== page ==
Understand that this is a good recognition and identification feature since it is generally the largest part of the aircraft. Notice that the cockpit or cabin of an aircraft is the compartment that accommodates the pilot and other personnel. This area is usually covered by a transparent canopy or glassed-in enclosure. Many times, the words cockpit, cabin, and canopy are used interchangeably. The rear of the fuselage where the tail assembly is attached is the rear section. Transport aircraft usually have a thick fuselage for carrying people and related things and combat aircraft usually have a narrow fuselage for aerodynamic purposes and to facilitate the transportation of electronic and weapon systems.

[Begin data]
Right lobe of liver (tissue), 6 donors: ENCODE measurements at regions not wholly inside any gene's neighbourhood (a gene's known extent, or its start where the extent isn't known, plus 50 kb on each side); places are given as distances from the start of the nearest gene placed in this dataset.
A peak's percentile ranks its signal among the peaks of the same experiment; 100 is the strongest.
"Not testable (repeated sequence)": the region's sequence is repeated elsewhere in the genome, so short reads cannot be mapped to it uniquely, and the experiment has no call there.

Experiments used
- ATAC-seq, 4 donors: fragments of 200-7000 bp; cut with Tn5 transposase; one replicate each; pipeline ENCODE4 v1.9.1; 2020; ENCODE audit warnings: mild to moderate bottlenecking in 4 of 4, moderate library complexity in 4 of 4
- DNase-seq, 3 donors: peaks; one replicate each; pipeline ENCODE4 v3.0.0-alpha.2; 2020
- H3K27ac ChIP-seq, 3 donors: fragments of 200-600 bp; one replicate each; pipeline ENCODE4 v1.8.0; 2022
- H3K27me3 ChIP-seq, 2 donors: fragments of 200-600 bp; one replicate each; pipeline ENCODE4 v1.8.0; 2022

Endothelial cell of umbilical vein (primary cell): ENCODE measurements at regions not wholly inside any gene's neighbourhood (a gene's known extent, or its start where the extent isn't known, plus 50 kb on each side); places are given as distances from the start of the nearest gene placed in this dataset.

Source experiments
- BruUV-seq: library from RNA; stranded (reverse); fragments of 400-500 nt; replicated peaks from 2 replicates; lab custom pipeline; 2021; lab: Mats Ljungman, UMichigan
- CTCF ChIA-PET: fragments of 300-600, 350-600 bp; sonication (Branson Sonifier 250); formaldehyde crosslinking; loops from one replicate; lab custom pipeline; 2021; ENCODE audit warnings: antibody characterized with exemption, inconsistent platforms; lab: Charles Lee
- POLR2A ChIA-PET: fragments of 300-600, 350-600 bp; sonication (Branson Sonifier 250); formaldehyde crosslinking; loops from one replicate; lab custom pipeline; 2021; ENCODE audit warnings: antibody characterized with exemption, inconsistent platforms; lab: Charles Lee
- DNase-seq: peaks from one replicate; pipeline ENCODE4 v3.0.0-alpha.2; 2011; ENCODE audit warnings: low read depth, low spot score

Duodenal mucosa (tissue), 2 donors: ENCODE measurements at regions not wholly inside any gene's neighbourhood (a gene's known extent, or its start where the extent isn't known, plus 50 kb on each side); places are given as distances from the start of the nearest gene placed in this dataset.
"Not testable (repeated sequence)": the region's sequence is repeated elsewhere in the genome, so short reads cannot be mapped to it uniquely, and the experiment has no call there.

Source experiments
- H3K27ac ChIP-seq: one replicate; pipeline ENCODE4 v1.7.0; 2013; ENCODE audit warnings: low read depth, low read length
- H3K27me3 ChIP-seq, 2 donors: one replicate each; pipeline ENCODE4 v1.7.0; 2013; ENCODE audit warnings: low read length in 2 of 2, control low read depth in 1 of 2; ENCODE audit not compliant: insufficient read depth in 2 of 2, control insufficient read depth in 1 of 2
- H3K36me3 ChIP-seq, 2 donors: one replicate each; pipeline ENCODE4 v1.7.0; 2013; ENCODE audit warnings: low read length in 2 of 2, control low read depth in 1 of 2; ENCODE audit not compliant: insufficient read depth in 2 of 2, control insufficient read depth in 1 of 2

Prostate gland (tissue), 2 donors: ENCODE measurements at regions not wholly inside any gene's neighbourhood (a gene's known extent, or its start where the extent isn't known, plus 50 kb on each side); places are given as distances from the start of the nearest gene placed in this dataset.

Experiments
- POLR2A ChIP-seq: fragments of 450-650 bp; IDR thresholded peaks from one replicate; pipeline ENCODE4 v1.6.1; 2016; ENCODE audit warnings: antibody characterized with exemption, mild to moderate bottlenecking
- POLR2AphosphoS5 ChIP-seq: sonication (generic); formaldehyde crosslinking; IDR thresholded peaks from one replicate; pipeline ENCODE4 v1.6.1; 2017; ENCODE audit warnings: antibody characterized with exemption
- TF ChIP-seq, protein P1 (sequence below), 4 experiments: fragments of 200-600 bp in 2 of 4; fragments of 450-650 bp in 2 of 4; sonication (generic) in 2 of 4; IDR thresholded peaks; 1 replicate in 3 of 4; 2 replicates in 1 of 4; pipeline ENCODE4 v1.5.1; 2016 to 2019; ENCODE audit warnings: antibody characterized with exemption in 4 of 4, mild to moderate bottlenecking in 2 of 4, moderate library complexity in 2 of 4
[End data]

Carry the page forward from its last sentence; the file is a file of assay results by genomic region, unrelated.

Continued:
Sept 4: Learn about airplane tail designs. Aircraft identification requires an understanding of the aircraft tail structure, which consists of the horizontal and vertical stabilizers. Tail structures are classified according to the shape of stabilizers, number of stabilizers, and mounting of stabilizers. Remember the location of the horizontal stabilizer and the vertical stabilizer and how the stabilizers fit on the fuselage. Continually review the different shapes. Understand the number of vertical stabilizers on an aircraft helps to distinguish aircraft types such as fighter jets or transport propeller-driven aircraft. Realize this reduces the number of aircraft that must be sorted through to identify a specific aircraft.